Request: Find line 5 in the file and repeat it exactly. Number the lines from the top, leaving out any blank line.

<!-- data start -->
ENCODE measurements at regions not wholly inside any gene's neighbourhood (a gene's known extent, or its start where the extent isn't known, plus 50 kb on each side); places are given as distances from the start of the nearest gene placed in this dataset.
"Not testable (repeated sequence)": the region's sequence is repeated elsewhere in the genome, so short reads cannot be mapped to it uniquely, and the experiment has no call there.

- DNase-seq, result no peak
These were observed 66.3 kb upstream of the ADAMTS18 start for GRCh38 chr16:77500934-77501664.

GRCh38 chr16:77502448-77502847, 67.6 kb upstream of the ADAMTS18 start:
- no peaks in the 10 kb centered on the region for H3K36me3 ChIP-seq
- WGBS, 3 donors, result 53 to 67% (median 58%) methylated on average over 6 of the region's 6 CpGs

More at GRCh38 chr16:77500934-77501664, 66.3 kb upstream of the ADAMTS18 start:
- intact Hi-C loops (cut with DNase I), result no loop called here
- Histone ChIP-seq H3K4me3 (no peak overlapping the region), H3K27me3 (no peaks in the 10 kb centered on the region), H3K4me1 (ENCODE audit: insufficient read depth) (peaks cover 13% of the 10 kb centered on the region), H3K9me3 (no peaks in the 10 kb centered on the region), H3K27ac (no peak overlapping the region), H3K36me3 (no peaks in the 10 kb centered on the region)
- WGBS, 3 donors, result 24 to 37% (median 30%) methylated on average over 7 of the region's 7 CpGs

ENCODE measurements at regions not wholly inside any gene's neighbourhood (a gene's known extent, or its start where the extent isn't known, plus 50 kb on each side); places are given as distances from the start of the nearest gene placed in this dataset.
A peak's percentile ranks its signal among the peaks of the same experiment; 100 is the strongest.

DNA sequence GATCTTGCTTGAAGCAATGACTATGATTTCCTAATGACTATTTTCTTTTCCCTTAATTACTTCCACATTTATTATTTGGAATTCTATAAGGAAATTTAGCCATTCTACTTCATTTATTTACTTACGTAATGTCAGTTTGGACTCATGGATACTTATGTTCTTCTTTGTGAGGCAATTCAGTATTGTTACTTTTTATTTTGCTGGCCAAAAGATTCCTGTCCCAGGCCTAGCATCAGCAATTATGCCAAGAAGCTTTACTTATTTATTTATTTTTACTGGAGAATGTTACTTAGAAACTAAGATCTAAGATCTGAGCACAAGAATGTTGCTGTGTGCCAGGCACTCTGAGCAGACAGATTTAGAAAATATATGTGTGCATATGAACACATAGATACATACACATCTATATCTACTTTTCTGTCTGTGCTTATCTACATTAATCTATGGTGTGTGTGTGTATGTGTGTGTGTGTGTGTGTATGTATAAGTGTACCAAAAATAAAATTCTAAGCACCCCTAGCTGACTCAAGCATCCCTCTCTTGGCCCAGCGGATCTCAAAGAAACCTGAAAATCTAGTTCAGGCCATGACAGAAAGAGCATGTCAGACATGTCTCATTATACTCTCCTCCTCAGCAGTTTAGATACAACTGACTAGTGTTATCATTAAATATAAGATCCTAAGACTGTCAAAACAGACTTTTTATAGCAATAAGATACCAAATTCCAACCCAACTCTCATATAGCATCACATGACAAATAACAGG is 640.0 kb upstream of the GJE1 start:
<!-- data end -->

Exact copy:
GRCh38 chr16:77502448-77502847, 67.6 kb upstream of the ADAMTS18 start: